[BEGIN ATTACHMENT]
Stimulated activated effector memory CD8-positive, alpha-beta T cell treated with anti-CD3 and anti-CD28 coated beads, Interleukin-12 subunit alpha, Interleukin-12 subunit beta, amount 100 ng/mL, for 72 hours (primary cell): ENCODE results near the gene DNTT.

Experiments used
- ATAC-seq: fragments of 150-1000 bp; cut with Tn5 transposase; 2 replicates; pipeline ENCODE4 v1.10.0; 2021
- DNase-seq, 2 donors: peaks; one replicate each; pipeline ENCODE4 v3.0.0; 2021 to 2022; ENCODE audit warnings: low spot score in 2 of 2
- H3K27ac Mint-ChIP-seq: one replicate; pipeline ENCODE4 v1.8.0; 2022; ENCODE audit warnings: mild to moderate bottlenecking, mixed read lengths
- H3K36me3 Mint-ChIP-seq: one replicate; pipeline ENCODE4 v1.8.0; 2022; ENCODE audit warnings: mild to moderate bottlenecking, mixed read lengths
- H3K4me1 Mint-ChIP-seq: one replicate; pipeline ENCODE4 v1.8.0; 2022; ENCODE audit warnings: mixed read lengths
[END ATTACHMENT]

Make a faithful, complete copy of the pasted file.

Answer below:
Stimulated activated effector memory CD8-positive, alpha-beta T cell treated with anti-CD3 and anti-CD28 coated beads, Interleukin-12 subunit alpha, Interleukin-12 subunit beta, amount 100 ng/mL, for 72 hours (primary cell): ENCODE results near the gene DNTT.

Experiments used
- ATAC-seq: fragments of 150-1000 bp; cut with Tn5 transposase; 2 replicates; pipeline ENCODE4 v1.10.0; 2021
- DNase-seq, 2 donors: peaks; one replicate each; pipeline ENCODE4 v3.0.0; 2021 to 2022; ENCODE audit warnings: low spot score in 2 of 2
- H3K27ac Mint-ChIP-seq: one replicate; pipeline ENCODE4 v1.8.0; 2022; ENCODE audit warnings: mild to moderate bottlenecking, mixed read lengths
- H3K36me3 Mint-ChIP-seq: one replicate; pipeline ENCODE4 v1.8.0; 2022; ENCODE audit warnings: mild to moderate bottlenecking, mixed read lengths
- H3K4me1 Mint-ChIP-seq: one replicate; pipeline ENCODE4 v1.8.0; 2022; ENCODE audit warnings: mixed read lengths